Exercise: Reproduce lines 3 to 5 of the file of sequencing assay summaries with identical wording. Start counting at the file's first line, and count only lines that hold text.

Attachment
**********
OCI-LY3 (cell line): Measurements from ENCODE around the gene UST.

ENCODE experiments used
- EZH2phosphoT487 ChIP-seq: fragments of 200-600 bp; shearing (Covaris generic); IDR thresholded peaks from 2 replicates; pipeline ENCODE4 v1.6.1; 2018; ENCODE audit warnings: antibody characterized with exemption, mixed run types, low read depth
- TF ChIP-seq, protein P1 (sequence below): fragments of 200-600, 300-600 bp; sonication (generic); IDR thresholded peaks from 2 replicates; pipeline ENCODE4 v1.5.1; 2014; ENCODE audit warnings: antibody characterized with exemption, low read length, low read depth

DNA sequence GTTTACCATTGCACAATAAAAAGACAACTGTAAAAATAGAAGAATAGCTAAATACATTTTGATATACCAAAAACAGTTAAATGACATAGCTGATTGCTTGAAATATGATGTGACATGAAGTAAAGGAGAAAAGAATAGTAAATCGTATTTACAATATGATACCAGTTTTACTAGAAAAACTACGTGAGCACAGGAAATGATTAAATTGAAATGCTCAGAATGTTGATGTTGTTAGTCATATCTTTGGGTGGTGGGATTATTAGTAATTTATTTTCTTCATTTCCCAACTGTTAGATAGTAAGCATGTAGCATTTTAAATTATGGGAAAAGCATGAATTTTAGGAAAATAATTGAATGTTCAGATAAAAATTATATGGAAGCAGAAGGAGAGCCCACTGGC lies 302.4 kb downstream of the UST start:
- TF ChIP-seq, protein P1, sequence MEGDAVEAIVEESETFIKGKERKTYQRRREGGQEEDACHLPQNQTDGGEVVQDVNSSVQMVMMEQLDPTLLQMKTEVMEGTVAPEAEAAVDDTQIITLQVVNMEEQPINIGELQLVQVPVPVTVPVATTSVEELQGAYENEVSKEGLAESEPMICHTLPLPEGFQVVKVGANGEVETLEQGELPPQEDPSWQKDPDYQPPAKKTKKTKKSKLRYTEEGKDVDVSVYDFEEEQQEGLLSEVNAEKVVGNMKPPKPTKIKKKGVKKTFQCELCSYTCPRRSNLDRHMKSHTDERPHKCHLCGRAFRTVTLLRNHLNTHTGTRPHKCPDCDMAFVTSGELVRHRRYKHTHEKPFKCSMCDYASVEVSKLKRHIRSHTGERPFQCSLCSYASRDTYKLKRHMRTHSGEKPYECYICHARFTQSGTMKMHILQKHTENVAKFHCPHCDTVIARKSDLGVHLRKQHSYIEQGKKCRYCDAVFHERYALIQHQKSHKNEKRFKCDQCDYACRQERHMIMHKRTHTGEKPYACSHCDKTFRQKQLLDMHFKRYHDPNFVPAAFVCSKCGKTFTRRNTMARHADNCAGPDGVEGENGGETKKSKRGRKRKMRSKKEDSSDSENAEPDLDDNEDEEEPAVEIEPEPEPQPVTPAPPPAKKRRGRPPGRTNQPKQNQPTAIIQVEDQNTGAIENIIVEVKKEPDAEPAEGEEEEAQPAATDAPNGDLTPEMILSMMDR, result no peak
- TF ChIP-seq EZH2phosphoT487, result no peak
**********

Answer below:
- EZH2phosphoT487 ChIP-seq: fragments of 200-600 bp; shearing (Covaris generic); IDR thresholded peaks from 2 replicates; pipeline ENCODE4 v1.6.1; 2018; ENCODE audit warnings: antibody characterized with exemption, mixed run types, low read depth
- TF ChIP-seq, protein P1 (sequence below): fragments of 200-600, 300-600 bp; sonication (generic); IDR thresholded peaks from 2 replicates; pipeline ENCODE4 v1.5.1; 2014; ENCODE audit warnings: antibody characterized with exemption, low read length, low read depth

DNA sequence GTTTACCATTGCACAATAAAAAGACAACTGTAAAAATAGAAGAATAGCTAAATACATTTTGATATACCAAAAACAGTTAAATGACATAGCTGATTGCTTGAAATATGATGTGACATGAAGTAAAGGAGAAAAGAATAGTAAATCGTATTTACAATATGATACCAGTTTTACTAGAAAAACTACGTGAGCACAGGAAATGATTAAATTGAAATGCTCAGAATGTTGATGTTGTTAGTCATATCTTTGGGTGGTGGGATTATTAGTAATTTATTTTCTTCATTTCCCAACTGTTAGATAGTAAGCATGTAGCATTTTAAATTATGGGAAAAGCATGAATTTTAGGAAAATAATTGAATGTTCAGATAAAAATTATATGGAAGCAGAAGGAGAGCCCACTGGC lies 302.4 kb downstream of the UST start: